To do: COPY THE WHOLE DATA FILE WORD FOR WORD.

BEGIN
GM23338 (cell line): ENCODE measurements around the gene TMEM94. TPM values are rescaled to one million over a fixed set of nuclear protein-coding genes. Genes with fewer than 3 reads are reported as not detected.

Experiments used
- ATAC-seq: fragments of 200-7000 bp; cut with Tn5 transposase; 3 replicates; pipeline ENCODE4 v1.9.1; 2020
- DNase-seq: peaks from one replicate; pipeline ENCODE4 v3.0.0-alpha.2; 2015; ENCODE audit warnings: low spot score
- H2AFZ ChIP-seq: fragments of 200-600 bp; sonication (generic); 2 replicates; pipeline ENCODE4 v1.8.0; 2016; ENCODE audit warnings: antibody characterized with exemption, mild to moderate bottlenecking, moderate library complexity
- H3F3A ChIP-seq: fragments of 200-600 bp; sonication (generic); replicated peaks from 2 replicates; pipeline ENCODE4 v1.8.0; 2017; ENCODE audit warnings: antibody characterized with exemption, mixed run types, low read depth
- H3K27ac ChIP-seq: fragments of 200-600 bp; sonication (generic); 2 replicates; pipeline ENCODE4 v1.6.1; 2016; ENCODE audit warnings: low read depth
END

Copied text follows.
GM23338 (cell line): ENCODE measurements around the gene TMEM94. TPM values are rescaled to one million over a fixed set of nuclear protein-coding genes. Genes with fewer than 3 reads are reported as not detected.

Experiments used
- ATAC-seq: fragments of 200-7000 bp; cut with Tn5 transposase; 3 replicates; pipeline ENCODE4 v1.9.1; 2020
- DNase-seq: peaks from one replicate; pipeline ENCODE4 v3.0.0-alpha.2; 2015; ENCODE audit warnings: low spot score
- H2AFZ ChIP-seq: fragments of 200-600 bp; sonication (generic); 2 replicates; pipeline ENCODE4 v1.8.0; 2016; ENCODE audit warnings: antibody characterized with exemption, mild to moderate bottlenecking, moderate library complexity
- H3F3A ChIP-seq: fragments of 200-600 bp; sonication (generic); replicated peaks from 2 replicates; pipeline ENCODE4 v1.8.0; 2017; ENCODE audit warnings: antibody characterized with exemption, mixed run types, low read depth
- H3K27ac ChIP-seq: fragments of 200-600 bp; sonication (generic); 2 replicates; pipeline ENCODE4 v1.6.1; 2016; ENCODE audit warnings: low read depth